How To File a Public Accommodations Claim Under the ADA

Suppose you believe you've been discriminated against on the basis of a disability when trying to access a restaurant, sports venue, school campus, or other public accommodation provider. Maybe you've been denied equal access or been subjected to segregation. In that case, you may want to file a claim.

One way to get started is to write a letter to the U.S. Department of Justice with the following information:

  • Name, address, telephone number
  • Name and address of business or organization being accused of discrimination
  • Description of the act or acts considered discriminatory, including dates and names of people involved
  • Any other information that may help your case

Another option is to file a formal complaint either in U.S. District Court or online at the DoJ website.

Agencies Responsible for Enforcing Anti-Discrimination Laws

There are numerous agencies responsible for enforcing disability discrimination laws. Which agency is involved depends on the context of your claim.

Some possibilities include:

  • Department of Transportation
  • Department of Health and Human Services
  • Federal Communications Commission
  • U.S. Equal Employment Opportunity Commission (EEOC)

Learn About Disability Discrimination

Click on any of the links below for more information about disability discrimination and applicable nondiscrimination laws.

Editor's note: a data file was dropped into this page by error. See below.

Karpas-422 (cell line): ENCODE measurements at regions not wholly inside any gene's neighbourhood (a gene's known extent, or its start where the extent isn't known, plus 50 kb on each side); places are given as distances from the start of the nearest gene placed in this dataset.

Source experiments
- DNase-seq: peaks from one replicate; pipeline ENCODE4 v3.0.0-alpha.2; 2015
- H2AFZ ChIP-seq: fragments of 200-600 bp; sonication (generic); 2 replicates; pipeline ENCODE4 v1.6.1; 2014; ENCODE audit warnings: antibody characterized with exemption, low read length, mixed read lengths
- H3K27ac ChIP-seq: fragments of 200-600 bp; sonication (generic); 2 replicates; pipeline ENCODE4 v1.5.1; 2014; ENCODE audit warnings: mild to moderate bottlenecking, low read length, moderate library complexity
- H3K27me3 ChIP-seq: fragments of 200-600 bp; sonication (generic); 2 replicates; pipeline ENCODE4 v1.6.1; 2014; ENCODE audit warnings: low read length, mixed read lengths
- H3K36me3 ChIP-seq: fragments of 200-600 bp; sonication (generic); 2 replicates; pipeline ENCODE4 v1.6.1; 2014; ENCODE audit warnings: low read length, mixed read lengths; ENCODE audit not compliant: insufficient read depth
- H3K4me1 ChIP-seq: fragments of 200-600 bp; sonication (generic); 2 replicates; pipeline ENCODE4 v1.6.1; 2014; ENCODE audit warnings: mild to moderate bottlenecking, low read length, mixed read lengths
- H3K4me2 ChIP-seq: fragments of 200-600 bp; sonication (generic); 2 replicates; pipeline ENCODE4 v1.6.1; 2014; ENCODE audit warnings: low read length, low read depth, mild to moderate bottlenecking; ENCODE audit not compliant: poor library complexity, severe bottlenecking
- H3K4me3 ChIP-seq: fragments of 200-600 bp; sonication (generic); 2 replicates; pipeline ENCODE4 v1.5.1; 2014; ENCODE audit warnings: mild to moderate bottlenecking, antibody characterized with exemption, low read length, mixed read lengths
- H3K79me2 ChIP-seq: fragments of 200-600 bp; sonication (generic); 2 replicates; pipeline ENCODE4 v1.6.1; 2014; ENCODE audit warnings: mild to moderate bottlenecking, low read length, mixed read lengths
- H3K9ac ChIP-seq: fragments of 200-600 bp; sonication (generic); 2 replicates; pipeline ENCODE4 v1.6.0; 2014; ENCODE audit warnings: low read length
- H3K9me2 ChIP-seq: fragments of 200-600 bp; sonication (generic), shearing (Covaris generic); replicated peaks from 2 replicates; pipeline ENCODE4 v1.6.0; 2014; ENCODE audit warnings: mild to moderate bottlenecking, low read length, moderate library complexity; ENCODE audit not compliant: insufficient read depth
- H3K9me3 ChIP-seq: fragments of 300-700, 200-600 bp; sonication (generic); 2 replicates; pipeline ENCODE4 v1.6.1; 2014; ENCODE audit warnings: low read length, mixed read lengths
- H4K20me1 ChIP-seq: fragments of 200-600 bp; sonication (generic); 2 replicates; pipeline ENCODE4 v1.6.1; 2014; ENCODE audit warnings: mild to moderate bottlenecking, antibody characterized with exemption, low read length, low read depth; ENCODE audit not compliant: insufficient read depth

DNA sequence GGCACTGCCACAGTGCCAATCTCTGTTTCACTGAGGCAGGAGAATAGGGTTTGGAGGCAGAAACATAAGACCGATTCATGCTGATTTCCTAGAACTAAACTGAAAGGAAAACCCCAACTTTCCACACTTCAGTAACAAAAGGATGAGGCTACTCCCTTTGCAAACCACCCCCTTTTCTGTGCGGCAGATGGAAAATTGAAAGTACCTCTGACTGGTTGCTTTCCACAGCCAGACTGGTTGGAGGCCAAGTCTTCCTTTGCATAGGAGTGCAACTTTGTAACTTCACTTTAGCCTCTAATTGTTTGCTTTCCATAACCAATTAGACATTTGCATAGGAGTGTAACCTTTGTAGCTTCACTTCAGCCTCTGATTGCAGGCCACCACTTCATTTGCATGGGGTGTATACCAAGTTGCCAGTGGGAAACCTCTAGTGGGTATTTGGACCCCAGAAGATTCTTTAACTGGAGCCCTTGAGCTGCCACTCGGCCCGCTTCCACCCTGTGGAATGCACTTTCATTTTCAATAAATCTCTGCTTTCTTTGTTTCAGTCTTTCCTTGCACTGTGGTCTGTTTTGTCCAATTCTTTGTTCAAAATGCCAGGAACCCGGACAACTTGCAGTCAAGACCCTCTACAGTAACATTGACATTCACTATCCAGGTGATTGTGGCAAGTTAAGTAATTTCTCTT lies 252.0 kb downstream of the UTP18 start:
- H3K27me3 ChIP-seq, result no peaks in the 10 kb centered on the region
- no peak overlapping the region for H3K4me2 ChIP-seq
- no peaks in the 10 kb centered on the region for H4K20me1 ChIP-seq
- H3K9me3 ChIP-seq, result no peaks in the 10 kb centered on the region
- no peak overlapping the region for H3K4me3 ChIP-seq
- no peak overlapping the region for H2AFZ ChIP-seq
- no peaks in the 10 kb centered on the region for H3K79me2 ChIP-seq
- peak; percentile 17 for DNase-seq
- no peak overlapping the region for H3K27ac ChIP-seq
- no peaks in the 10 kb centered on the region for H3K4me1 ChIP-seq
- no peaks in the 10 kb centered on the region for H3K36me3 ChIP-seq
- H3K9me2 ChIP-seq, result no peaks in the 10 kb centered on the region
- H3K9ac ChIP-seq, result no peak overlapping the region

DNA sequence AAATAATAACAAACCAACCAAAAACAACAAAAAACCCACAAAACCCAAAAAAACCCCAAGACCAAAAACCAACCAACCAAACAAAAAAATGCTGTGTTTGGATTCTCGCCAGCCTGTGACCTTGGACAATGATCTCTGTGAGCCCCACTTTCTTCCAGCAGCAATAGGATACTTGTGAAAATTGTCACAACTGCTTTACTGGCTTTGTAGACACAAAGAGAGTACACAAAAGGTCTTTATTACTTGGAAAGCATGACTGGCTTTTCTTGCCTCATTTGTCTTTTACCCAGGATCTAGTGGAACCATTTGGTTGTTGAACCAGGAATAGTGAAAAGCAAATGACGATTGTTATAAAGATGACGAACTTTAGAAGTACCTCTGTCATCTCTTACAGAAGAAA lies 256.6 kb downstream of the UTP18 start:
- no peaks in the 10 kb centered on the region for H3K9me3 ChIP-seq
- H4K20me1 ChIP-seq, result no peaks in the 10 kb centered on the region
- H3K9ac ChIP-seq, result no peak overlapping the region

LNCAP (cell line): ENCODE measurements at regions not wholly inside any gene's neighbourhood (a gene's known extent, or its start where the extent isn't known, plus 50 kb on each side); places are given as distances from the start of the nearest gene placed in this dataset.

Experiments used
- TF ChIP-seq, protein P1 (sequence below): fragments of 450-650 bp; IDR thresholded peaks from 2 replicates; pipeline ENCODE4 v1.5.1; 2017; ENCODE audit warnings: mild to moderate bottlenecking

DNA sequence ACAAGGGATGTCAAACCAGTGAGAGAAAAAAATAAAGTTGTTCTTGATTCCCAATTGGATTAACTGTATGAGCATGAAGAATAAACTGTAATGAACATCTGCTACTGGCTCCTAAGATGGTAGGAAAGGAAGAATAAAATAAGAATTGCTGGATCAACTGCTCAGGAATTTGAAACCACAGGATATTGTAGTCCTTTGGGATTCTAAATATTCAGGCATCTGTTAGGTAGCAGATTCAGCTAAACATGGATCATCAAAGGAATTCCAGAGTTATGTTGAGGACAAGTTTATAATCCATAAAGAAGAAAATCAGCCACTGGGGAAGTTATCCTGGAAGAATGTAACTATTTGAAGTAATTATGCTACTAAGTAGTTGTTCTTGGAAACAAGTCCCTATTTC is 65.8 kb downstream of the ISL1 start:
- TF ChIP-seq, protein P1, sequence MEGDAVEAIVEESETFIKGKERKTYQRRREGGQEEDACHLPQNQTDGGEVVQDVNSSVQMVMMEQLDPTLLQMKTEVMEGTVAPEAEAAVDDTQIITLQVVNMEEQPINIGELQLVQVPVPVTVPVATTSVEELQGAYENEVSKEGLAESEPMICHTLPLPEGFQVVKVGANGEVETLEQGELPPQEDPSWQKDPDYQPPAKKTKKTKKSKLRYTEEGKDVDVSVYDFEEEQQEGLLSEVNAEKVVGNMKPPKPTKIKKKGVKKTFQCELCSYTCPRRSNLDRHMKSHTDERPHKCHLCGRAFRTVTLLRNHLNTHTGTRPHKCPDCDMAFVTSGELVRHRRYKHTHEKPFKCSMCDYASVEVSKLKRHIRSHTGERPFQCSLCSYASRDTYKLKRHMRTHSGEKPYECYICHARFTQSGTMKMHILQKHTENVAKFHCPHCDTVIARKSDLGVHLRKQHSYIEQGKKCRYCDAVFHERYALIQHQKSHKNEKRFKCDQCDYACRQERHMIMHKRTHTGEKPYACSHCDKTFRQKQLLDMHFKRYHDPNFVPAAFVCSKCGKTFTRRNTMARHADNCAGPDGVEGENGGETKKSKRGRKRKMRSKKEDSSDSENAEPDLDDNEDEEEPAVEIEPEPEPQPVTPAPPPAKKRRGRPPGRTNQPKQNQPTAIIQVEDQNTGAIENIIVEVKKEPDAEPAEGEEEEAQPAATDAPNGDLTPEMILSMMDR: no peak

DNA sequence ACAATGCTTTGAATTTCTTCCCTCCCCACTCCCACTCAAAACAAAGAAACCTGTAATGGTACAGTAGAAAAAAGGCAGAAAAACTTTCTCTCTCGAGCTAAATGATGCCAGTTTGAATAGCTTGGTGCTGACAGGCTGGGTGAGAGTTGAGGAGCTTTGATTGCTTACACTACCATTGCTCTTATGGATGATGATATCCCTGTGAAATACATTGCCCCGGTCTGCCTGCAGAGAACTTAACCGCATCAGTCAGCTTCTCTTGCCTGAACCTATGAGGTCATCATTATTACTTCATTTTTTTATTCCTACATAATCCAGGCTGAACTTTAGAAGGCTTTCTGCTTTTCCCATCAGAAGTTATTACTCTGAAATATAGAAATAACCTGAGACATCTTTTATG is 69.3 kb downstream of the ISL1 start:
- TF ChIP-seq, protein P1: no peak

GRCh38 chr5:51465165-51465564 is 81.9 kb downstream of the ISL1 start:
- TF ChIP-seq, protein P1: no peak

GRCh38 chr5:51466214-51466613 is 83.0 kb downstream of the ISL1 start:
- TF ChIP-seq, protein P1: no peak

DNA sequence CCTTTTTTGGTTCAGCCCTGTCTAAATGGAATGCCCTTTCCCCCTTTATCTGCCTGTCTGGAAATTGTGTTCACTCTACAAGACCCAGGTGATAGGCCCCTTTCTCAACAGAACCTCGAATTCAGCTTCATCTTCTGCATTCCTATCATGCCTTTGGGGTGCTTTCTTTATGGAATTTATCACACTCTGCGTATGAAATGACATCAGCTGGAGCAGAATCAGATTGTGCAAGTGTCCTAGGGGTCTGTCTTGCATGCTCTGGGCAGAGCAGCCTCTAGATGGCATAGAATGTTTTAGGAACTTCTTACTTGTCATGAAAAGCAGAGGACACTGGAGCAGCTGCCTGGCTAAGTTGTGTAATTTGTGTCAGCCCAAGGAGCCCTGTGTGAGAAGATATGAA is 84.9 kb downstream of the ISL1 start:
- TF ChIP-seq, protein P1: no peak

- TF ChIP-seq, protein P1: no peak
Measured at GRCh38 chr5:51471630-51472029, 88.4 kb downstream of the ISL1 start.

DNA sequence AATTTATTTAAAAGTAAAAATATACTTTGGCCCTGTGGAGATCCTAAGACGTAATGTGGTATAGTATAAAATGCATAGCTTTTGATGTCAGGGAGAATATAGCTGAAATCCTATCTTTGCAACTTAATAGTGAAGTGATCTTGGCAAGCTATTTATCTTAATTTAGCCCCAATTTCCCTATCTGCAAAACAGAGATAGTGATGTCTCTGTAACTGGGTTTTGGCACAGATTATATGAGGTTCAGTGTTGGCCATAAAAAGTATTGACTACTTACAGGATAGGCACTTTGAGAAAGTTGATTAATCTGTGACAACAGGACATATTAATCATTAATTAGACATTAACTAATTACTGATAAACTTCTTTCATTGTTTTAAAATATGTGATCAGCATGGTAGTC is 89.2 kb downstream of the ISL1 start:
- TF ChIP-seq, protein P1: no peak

• Disability Discrimination Basics: This provides an overview of disability discrimination law. Learn about how federal law prevents disability discrimination in employment, education, housing, building access, and transportation
  • The Americans with Disabilities Act: The ADA, a civil rights law, prohibits disability discrimination in several contexts. Learn about what constitutes a disability under the Act, and much more.
  • Rental Housing Rights for Disabled Tenants: Under federal law, landlords can't discriminate against tenants or prospective tenants on the basis of a disability. Learn about the Fair Housing Act, the types of actions that are considered discriminatory, and more.
  • Disability Discrimination Laws: Various federal laws protect individuals from being discriminated against based on a disability. This article provides links and information on the ADA, the Architectural Barriers Act, and more.
  • Disability Discrimination: U.S. Supreme Court Cases: This provides a guide to several landmark U.S. Supreme Court Cases dealing with disability discrimination, including Bragdon v. Abbott, Murphy v. United Parcel Services, and others.
  • Disability Access: How to File an ADA Title III Complaint: If you believe you or someone you know has been discriminated against based on a disability, one option is to file a complaint with the federal government. This article explains the process involved.

More Disability Discrimination Articles

Click on any of the links below for further information about disability discrimination in specific contexts.

You Don't Have To Solve This on Your Own – Get a Lawyer's Help

Meeting with a lawyer can help you understand your options and how to protect your civil rights. Disability rights are human rights. Take affirmative action.

Visit our attorney directory to find a lawyer near you who can help.

Learn About Disability Discrimination

You Don’t Have To Solve This on Your Own – Get a Lawyer’s Help

Meeting with a lawyer can help you understand your options and how to best protect your rights. Visit our attorney directory to find a lawyer near you who can help.